‘Honeymoon at Graveside Manor’ premieres Friday at Hayden High School
December 7, 2011
Steamboat Springs — It's not easy to move to a new school for your junior year of high school, like Faith Allen had to do this fall.
She moved from South Dakota and stepped into the halls of Hayden High School without knowing a single person and without — to her dismay — a choir program through which she could express her artistic side.
So she joined the drama club, where instead of singing her heart out, she acted it out alongside 10 of her newfound friends.
"It changed pretty quickly," Allen said Wednesday about getting accustomed to her new school.
"Everyone was really nice. I made friends … best friends forever," she said while slapping cast mate Dylan Reedy's hand.
Allen plays the part of Judy in "Honeymoon at Graveside Manor," a farcical mystery-comedy play that premieres Friday after almost two months of rehearsals.
The two-act play will show at 7 p.m. Friday and Saturday with a matinee at 1 p.m. Saturday. Tickets are $5 to $10 on a sliding scale.
Hayden High School English teacher Sonia Salberg, or "Sal" to her students, directed the play, which she chose to fit the wild and comedic personalities of the young cast.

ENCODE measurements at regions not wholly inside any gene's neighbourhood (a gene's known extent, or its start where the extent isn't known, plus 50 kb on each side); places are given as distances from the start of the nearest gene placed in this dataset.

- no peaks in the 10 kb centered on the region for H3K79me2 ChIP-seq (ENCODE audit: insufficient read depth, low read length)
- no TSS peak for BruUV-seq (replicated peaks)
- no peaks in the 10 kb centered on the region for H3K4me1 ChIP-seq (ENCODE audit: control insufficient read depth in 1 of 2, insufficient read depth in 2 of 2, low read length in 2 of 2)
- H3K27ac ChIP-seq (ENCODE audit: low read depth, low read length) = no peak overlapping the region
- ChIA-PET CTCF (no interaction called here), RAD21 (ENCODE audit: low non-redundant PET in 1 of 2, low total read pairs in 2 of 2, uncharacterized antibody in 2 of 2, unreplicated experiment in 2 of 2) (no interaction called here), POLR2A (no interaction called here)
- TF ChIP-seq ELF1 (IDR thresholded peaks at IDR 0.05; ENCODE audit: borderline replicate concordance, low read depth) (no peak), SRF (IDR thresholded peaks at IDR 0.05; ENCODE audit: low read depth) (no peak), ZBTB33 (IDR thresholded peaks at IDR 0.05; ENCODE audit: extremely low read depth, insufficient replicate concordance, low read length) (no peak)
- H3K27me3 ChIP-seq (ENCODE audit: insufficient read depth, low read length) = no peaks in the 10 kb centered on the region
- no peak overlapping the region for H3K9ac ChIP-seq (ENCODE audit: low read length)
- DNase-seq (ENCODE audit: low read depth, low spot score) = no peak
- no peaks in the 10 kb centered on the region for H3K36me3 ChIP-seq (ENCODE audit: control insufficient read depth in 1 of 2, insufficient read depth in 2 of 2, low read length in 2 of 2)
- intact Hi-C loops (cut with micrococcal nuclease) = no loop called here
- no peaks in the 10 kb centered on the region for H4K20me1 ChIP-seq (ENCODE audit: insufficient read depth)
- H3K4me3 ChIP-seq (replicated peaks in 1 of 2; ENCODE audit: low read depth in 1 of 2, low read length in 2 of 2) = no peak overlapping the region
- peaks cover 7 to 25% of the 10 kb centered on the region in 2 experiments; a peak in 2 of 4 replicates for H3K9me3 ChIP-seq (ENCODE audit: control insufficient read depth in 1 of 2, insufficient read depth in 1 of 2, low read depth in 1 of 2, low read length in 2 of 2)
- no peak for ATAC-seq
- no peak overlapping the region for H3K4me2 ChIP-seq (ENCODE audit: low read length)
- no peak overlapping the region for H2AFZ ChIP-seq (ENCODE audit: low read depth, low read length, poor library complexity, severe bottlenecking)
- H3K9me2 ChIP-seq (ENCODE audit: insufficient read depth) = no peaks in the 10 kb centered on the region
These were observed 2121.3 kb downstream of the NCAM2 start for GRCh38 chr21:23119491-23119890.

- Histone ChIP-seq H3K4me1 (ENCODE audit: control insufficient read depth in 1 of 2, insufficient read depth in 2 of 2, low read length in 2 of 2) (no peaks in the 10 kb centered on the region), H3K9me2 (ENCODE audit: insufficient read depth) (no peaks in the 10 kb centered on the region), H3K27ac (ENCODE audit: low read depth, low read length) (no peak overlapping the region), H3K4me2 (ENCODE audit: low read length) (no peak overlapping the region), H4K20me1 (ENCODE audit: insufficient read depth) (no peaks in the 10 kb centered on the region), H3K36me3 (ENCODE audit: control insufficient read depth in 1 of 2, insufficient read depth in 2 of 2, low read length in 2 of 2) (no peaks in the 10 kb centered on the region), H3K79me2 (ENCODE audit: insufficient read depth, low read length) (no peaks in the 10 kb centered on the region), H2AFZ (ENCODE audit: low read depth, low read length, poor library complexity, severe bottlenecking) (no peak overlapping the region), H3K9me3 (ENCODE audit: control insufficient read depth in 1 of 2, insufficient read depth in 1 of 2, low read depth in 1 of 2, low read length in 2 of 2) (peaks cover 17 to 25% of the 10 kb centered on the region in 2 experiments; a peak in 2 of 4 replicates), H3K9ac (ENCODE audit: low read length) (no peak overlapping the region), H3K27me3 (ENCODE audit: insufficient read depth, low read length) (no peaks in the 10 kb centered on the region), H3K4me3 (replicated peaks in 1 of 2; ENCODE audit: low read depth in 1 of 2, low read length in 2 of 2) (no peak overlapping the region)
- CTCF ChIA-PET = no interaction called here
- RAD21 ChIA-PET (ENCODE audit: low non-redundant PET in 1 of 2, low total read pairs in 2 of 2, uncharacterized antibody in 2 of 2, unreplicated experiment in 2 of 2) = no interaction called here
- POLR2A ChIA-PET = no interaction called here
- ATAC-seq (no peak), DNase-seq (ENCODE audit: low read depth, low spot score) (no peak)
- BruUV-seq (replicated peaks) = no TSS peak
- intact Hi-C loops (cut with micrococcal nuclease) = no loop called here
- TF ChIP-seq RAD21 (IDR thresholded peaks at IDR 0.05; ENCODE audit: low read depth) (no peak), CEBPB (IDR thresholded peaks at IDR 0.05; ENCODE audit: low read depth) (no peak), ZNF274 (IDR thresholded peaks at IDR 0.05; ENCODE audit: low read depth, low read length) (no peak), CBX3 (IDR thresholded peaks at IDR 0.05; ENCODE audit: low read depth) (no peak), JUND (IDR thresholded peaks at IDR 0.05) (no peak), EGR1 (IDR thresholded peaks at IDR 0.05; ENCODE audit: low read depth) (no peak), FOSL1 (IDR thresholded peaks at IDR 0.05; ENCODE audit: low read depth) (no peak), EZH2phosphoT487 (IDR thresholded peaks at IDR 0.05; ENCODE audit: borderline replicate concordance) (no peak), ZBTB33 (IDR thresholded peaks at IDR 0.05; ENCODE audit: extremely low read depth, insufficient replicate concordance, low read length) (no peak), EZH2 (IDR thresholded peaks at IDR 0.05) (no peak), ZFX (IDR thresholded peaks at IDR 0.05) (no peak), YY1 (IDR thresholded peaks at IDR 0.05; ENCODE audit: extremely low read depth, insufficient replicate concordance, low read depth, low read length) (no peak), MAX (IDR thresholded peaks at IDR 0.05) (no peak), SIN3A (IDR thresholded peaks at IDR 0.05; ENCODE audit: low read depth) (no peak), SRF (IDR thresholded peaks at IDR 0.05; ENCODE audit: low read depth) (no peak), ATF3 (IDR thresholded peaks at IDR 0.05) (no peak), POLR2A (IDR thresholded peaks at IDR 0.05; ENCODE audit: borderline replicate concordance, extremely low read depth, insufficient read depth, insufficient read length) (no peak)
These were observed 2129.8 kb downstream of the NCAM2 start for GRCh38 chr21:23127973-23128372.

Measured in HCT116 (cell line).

"They're natural comedians," she said of the group. "They keeping adding new things and creating a lot. … They're running with it and doing really well."
The play is set at a creepy old house where, on a Halloween night in the 1950s, a motley collection of characters meets by chance.
"When people don't wanna go nowhere, this is the nowhere they're talking about," quipped Ashley Otto at rehearsal Wednesday, playing the part of the sassy housekeeper Sophie.
The characters include a group of high schoolers working on a prank, a couple on their honeymoon and a writer and editor doing research for a book. Add a moss-covered monster, ghosts and a mental institution escapee with multiple personalities, and you have the perfect creative outlet for outgoing teenagers. Most of them enjoy the slamming doors, near-misses and slapstick physical comedy so much they can't help but crack one another up even when they're waiting backstage.
Neylan Wheat, a sophomore at Hayden High School, is participating in her first play after she watched from the light booth last year and saw how much fun the actors were having.
She said the experience turned out to be even more rewarding and enlightening than she thought, fed by the off-stage laughs and improvisational nature of the show.
"If you screw up on stage, you can laugh it off if your friends are there with you," Wheat said. "It can help you get though life that way."
— To reach Nicole Inglis, call 970-871-4204 or email ninglis@SteamboatToday.com
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